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  1. #1
    SitePoint Guru TacMaf's Avatar
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    Search Optimization

    Hi,

    I had a client point something out I never really thought about.

    A product called "SALA Ultra-Lok" is in the database. If you search "sala ultra-lok", or "sala", or "ultra-lok", etc, no problems it is found.
    But if you search "sala ultra lok" (or any variation without the hyphen), it will not be found.

    I've fixed it with this:
    PHP Code:
    $strings explode(" "$search);
                foreach(
    $strings as $key => $value){
                    
                    
    $q .= 
                        AND (
                            p.productTitle LIKE '%"
    .$this->escape_string($value)."%' OR
                            p.productSKU LIKE '%"
    .$this->escape_string($value)."%' OR 
                            b.brandName LIKE '%"
    .$this->escape_string($value)."%'
                        )"
    ;
                        
                } 
    Is this right? Or is there a better way?

    Cheers,
    Rhys

  2. #2
    Keeper of the SFL StarLion's Avatar
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    $this->escape_string

    this function has no meaning without code, so the question cant be answered.

    preg_replace("~[\W_]+~","%",$search);

    (untested)

    Idea being: Anything that isnt a alphanum = %.
    Never grow up. The instant you do, you lose all ability to imagine great things, for fear of reality crashing in.

  3. #3
    SitePoint Guru TacMaf's Avatar
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    That looks more efficient. I'll give it a whirl. Cheers.

  4. #4
    SitePoint Enthusiast VideoWhisper's Avatar
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    That looks fine.

    But it will return many results if people search for something like a-team as "a team" because it returns everything with a in it.

    A quick fix would be to use only search terms greater than 2 chars and discard the rest. So for a-team just look for team.

  5. #5
    SitePoint Guru TacMaf's Avatar
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    Thanks, good idea. Strangely, "sala ultra lok" will return just those 8 products, where a "sala" as a term returns the 192 products containing sala.

  6. #6
    Keeper of the SFL StarLion's Avatar
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    Quote Originally Posted by TacMaf View Post
    Thanks, good idea. Strangely, "sala ultra lok" will return just those 8 products, where a "sala" as a term returns the 192 products containing sala.
    Because your search string doesnt look for those terms independantly.

    % is the wildcard character. Putting in "sala ultra lok" returns the query string: p.productTitle LIKE '%sala ultra lok%' OR ....
    Which will only return products using that phrase. If you want to tokenize the result, you're gonna have to reconstruct the code a bit; change the preg_replace to a preg_split, and construct a multiple-or query using each part.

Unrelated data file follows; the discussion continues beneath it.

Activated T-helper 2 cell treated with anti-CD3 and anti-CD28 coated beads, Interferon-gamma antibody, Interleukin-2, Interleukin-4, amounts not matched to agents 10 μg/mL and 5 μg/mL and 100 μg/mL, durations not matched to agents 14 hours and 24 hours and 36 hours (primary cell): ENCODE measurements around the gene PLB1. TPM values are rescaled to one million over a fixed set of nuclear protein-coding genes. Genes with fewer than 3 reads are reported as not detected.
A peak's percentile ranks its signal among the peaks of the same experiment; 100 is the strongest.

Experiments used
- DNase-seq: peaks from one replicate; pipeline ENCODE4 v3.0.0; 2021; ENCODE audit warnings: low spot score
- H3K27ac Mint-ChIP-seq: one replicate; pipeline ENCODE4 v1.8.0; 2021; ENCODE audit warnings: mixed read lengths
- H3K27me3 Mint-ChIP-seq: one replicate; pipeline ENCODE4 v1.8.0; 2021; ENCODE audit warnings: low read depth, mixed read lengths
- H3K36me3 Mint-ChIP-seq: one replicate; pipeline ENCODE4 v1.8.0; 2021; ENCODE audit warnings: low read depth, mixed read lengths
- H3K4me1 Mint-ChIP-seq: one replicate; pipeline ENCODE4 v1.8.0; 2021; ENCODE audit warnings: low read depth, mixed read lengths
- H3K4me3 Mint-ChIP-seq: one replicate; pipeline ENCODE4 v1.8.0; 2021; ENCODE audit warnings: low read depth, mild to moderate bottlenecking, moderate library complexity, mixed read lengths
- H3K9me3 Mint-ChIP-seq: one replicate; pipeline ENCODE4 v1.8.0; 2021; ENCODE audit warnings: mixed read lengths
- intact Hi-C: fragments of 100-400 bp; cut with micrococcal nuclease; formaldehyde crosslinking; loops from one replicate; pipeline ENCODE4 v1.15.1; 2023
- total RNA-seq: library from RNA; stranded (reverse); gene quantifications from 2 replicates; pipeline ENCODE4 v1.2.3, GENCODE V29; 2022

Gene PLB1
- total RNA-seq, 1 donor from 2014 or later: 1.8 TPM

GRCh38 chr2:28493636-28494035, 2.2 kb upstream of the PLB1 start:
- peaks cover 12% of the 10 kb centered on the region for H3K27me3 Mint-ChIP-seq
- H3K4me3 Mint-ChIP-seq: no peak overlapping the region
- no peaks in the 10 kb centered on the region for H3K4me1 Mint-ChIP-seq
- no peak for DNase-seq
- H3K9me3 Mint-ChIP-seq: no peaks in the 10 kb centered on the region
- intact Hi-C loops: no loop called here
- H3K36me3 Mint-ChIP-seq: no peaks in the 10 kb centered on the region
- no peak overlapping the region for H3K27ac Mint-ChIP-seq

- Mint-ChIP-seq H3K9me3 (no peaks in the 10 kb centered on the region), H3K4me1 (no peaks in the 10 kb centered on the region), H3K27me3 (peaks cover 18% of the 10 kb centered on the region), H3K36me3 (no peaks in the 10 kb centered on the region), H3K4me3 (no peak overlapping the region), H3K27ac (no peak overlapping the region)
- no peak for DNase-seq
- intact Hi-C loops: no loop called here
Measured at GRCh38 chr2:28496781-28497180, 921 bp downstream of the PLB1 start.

Give example, SL. Okay, here goes.

    DB Entries:
    1) sala ultra lok toolkit
    2) sala ultra-lok toolkit
    3) ultra-lok sala toolkit
    4) ultra mega wrench

    Search Term: sala ultra lok

    Your original query would match 1.
    The preg_replace would match 1 and 2.
    Preg-splitting and compound-or would match all 4.
    Preg-splitting and compound-AND would match 1,2, and 3.
    Never grow up. The instant you do, you lose all ability to imagine great things, for fear of reality crashing in.

  7. #7
    SitePoint Guru TacMaf's Avatar
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    OK thanks. So it looks like my best option would be Preg-splitting and compound-AND. Much appreicated.

  8. #8
    SitePoint Guru TacMaf's Avatar
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    That's just a part of the module. It just calls the mysql_real_escape_string on the string. The question is more about the search string and breaking it up to make the search more broad.

    Cheers,
    Rhys

  9. #9
    Keeper of the SFL StarLion's Avatar
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    Edited my post above. Gotta stop responding too quickly ;P

    and yes, filtering the size of the terms is a good idea too.
    Never grow up. The instant you do, you lose all ability to imagine great things, for fear of reality crashing in.

  10. #10
    SitePoint Wizard silver trophybronze trophy Cups's Avatar
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    As an alternative, because you are searching 3 fields in a single table, you could look at creating a mysql FULLTEXT index on those fields, this may well do a better job of finding these "close" matches.

    I'd copy that table, set up the index and see if it returns matches that are in line with your clients expectations.


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